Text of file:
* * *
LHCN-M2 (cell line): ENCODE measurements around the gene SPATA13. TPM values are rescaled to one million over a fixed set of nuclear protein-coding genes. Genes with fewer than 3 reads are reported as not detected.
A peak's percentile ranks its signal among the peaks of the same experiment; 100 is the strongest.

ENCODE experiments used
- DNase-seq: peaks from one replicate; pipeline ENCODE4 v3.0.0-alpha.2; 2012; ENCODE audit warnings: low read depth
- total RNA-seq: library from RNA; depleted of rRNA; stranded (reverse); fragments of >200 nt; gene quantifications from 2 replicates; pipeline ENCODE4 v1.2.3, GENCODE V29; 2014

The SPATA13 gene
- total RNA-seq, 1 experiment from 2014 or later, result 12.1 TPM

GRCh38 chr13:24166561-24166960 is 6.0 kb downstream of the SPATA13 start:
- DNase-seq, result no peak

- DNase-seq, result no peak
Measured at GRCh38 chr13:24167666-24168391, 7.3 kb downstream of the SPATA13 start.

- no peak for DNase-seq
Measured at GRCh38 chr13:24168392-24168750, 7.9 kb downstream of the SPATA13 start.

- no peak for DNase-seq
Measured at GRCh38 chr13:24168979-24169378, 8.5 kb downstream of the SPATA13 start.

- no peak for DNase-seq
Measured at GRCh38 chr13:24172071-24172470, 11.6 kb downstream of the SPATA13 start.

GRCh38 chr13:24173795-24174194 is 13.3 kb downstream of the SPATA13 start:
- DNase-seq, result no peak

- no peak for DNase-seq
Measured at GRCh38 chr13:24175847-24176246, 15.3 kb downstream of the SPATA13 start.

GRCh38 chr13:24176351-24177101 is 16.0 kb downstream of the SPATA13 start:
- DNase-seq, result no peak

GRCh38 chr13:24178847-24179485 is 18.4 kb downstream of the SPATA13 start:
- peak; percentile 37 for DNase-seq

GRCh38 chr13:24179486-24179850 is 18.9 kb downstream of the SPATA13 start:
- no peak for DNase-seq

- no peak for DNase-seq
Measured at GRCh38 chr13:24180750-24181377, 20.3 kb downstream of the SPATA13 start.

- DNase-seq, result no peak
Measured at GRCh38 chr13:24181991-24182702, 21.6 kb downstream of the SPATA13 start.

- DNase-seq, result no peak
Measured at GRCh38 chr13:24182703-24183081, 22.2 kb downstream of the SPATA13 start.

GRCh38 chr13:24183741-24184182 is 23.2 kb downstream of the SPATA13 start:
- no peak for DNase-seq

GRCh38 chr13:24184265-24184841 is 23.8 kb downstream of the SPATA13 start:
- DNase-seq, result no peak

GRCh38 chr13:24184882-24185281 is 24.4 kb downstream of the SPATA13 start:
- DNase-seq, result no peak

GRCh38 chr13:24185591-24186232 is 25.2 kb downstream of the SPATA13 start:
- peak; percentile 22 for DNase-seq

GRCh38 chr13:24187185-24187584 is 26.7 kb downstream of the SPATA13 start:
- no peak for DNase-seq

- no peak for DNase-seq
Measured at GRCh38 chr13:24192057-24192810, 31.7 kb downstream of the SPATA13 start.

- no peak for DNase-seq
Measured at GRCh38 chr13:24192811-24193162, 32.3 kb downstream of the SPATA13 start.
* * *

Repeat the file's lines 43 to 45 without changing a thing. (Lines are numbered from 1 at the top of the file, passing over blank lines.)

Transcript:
- no peak for DNase-seq

- no peak for DNase-seq
Measured at GRCh38 chr13:24192057-24192810, 31.7 kb downstream of the SPATA13 start.